The relationship between energy and the environment provides fertile ground for nanotechnology, as demonstrated by the research undertaken at the U.S. Massachusetts Institute of Technology (MIT), where nanoparticles containing iron have been mixed with oil in order to make it possible to clean up offshore oil spills with magnets.
“The energy demand will increase in coming years, and we need to be able to generate cheap, abundant energy with the lowest possible environmental impact. Fossil fuels are not an adequate alternative, but even worse is using them badly when there are incredible opportunities to make them so much more efficient,” said Javier García Martínez, director of the Nanotechnology Laboratory at the University of Alicante, Spain.
Nanotechnology “offers the opportunity to generate new materials and processes, and in the field of energy there is great potential to improve the efficiency of the photovoltaic cells that make up solar panels,” Venezuelan consultant Juan Carlos Sánchez told Tierramérica.
Sánchez is a member of the Intergovernmental Panel on Climate Change (IPCC), which was awarded the Nobel Peace Prize in 2007 jointly with former U.S. vice president Al Gore (1993-2001).
“The development of processes through nanotechnology aimed at greater and more effective use of solar energy isn’t necessarily in the interests of the big oil producers, whether companies or countries,” said Sánchez.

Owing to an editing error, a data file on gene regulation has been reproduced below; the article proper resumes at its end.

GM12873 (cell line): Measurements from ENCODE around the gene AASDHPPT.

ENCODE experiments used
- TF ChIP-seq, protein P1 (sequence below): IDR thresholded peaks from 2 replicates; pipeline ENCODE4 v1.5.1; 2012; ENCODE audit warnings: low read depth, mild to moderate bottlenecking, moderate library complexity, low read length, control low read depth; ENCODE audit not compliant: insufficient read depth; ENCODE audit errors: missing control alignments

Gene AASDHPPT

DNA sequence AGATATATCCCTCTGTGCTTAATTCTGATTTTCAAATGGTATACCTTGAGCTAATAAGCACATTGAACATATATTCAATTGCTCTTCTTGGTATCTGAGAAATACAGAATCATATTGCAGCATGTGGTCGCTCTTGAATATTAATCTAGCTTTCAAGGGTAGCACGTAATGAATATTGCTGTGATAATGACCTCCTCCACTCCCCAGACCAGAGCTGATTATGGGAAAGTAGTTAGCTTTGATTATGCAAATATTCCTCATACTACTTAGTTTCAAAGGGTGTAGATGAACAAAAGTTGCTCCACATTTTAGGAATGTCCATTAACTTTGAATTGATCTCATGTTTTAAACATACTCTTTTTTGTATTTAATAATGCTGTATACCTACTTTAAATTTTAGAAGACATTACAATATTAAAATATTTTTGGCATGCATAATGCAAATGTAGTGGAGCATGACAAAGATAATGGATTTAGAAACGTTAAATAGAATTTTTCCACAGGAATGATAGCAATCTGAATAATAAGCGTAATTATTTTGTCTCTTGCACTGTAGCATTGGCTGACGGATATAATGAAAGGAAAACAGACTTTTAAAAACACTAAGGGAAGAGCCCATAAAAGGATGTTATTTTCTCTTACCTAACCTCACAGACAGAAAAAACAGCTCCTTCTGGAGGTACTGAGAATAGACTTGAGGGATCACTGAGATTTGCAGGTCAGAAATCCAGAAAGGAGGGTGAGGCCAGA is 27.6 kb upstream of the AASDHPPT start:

“Any technology that reduces greenhouse gas emissions is bad for their business, since the demand for oil would decline with an increase in the use of solar energy,” he explained.
In his opinion, Venezuela should direct its efforts towards other technologies that reduce the emission of greenhouse gases associated with oil industry activity, “such as so-called sequestration of the carbon dioxide generated in the refineries, in order to sink it in the subsoil of oil wells and keep it from entering the atmosphere.”
Other OPEC members are moving forward with this type of research, including Saudi Arabia, Algeria and the United Arab Emirates, as a response to the fingers of blame pointed at the oil-producing countries as being responsible for global warming, said Sánchez.
Venezuela could use its thousands of old, abandoned oil wells for this purpose, burying carbon dioxide more than 1,000 meters underground.
Briceño, meanwhile, thinks that the results achieved through the research at the IVIC could help to promote studies for the application of nanotechnology to other environment-related areas of the Venezuelan oil industry.
One example is the use and disposal of petroleum coke, a solid waste byproduct of oil refining with a carbon content of over 90 percent. Venezuela produces 20,000 tons of petroleum coke daily during the upgrading of heavy and extra heavy crude oils to make them light enough for most refineries.
The dust from the resulting mountains of coke affects communities in eastern Venezuela who live near the crude oil upgrading facilities. Perhaps at some point in the future, the impact of this waste could be lessened through treatment with nanoparticles.